And to my great joy I find someone has been doing that rethinking and come up with a wonderful map that throws its tentacles in wild abandon to the outer rearches of Metroland like some mad outer space sea anemone  looking for David Tennant… Glorious, isn’t it? I particularly love the not quite heart shaped finial on the eastern end of the Central Line, and the way the centre of London comes out not as a ring, a doughnut, or a rough rectangle, but as a squashed and wavy irregular form which reminds me of a prehistoric earthwork or a puddle of viscous liquid.

Elsewhere the splendid Max Roberts, designer of this intriguing new map, shows the accurate (in its day) tube map produced by London Transport in the 1930s and 1940s. What I find really lovely about it is that it shows the way the railway lines relate to watercourses, parks and forests – the manmade and the natural in relationship to each other. You never get that idea from the standard tube maps, which see the actual fabric of London and its boroughs as an irrelevance.

February 3, 2008

Things seen from trains

Filed under: canals, England, railways, travel — podtourz @ 1:36 pm

Because Liverpool Street Station appears to have taken an extended Christmas and New Year break, not reopening on January 2nd like everyone else, I ended up coming home to Norwich via Cambridge instead of on the regular line through Colchester and Ipswich.

Around Waterbeach, I was gazing out of the window when I saw the most amazing derelict farm buildings. At least I think they were derelict, though in East Anglia you never can tell. I thought to myself; those are just the kind of buildings I love photographing. And there and then I promised myself that when the weather gets a little better, I’ll go out on the motorbike and try to find that farm…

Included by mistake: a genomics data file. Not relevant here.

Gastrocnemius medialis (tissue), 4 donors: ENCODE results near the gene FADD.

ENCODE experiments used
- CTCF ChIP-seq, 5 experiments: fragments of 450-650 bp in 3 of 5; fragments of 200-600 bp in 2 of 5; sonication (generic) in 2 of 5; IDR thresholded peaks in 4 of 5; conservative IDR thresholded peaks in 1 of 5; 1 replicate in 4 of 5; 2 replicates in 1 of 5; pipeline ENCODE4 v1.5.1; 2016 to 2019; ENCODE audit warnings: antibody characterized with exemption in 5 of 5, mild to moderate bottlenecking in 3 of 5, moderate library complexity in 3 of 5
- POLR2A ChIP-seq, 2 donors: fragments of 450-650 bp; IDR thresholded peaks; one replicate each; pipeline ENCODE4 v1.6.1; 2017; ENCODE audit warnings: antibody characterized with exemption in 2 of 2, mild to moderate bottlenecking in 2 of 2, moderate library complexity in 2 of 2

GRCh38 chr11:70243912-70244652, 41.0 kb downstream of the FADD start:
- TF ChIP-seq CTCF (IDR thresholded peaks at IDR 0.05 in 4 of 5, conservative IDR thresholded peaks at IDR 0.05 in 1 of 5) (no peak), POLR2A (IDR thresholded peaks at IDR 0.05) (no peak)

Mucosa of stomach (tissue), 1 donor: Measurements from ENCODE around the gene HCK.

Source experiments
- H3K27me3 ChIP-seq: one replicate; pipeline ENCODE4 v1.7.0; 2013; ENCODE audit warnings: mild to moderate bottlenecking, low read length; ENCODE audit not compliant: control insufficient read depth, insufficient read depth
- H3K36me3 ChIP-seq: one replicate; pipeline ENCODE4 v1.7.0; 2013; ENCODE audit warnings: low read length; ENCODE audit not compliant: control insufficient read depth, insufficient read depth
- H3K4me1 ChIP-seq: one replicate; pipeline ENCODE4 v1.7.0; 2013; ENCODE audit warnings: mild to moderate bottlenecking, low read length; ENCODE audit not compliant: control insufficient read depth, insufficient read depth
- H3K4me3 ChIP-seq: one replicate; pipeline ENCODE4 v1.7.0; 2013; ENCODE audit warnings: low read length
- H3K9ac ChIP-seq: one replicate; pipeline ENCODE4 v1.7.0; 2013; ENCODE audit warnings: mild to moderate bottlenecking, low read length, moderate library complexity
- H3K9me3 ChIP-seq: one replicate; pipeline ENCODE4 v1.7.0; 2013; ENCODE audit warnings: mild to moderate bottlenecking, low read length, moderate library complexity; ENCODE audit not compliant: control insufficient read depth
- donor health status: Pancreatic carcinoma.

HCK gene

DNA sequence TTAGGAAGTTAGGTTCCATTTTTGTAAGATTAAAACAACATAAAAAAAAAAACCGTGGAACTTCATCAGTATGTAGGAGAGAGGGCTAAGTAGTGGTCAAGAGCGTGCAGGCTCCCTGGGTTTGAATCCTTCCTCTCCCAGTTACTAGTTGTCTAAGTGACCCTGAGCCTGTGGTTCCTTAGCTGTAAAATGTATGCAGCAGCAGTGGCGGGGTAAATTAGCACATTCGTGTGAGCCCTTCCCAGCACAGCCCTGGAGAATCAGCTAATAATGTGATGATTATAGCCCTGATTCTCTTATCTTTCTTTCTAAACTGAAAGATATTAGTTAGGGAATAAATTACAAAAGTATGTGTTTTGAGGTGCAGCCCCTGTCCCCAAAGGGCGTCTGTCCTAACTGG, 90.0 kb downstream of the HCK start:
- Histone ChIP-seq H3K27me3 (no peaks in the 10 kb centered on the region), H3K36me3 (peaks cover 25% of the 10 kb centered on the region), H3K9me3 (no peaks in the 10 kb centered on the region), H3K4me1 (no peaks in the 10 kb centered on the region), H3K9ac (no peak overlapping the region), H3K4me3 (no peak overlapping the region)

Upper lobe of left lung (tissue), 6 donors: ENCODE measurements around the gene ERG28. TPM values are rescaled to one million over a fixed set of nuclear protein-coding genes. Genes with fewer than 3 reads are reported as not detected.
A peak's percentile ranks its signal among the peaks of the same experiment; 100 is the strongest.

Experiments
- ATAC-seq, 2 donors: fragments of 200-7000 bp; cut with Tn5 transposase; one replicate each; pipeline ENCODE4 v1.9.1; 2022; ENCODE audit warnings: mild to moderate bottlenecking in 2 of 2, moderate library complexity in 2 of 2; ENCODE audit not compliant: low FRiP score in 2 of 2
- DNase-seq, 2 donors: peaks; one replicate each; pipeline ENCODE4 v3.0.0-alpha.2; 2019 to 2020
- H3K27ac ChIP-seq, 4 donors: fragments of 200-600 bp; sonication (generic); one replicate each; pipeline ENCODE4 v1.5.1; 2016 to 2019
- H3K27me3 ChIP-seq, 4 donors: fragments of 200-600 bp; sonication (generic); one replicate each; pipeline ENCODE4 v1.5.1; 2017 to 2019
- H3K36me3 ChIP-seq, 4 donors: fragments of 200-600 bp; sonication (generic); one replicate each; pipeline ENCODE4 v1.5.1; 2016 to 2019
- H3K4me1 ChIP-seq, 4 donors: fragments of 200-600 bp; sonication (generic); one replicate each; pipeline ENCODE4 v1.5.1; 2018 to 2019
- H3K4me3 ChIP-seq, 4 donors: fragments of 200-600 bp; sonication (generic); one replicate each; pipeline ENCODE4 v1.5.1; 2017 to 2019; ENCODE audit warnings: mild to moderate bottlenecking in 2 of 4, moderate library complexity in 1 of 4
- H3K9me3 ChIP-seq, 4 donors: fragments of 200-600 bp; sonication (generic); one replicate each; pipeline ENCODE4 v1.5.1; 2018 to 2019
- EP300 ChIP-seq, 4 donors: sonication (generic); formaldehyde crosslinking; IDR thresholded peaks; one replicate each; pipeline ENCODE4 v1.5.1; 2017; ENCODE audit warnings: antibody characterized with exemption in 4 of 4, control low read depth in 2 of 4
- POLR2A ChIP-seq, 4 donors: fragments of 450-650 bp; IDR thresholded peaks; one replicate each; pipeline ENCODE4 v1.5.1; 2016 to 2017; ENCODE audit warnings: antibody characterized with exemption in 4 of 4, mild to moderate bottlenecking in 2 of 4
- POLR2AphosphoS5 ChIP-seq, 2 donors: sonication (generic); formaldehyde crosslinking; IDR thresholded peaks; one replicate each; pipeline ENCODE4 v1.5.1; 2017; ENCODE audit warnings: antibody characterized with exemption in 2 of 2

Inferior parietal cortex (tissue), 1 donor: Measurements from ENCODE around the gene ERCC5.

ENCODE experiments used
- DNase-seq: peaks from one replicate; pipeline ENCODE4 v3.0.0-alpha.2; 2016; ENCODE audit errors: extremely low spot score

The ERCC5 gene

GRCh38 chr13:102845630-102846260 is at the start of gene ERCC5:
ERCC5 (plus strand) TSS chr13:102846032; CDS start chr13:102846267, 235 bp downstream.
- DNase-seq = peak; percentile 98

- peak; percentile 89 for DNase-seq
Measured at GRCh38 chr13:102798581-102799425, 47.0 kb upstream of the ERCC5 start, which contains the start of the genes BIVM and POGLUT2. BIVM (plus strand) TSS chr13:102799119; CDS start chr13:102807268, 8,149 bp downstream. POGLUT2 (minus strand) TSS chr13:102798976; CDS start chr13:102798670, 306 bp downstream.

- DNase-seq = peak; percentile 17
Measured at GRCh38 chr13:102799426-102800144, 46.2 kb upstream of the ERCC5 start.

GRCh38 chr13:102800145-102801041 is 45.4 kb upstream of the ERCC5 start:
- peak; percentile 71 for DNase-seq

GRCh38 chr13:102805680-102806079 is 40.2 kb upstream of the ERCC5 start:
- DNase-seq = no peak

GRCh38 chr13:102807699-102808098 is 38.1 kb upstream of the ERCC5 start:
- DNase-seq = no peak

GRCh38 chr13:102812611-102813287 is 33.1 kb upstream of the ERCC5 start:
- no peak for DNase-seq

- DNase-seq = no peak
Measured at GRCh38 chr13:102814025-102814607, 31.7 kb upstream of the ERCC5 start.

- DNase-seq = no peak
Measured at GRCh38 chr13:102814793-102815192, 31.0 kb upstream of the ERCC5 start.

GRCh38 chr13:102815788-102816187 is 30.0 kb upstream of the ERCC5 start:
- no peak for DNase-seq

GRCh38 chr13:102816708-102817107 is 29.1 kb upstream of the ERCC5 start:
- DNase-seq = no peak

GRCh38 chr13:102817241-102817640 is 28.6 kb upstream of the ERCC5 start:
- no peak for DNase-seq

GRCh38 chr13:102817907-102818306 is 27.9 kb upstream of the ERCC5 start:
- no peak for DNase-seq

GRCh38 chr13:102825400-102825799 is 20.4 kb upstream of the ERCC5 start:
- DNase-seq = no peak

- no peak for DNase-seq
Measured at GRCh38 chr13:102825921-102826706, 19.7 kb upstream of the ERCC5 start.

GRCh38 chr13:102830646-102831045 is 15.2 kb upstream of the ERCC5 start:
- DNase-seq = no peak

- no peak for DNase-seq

Later on that same train trip I gazed out at the wilderness of Lakenheath Fen. Lines of trees, punctuated every hundred yards or so by a tree that’s fallen, tearing its roots out of the soft peat, lying aslant the rows. The humpy mounds of the dykes that portion off the fen. Reeds swaying in the wind. Two deer in a field, perfectly still when all around them reeds and branches were swaying in the wind.

There’s something special about things seen from a train. They come, you perceive them, they are gone. And as soon as they are gone, you want to find them again.

And then there’s that little matter of the railway being a world of its own. How can you find these things again? They’re not on a road, or if they are, you will have to twist and turn, over and under the railway, across level crossings, finding byways and back roads. Hardly anywhere does the road parallel the railway, so finding these places on a map is difficult; you need to triangulate, to somehow bring the road and footpath and railway worlds into a momentary planetary conjunction. It’s a kind of alchemy. The view from a railway window transmutes the base metal of everyday experience into gold.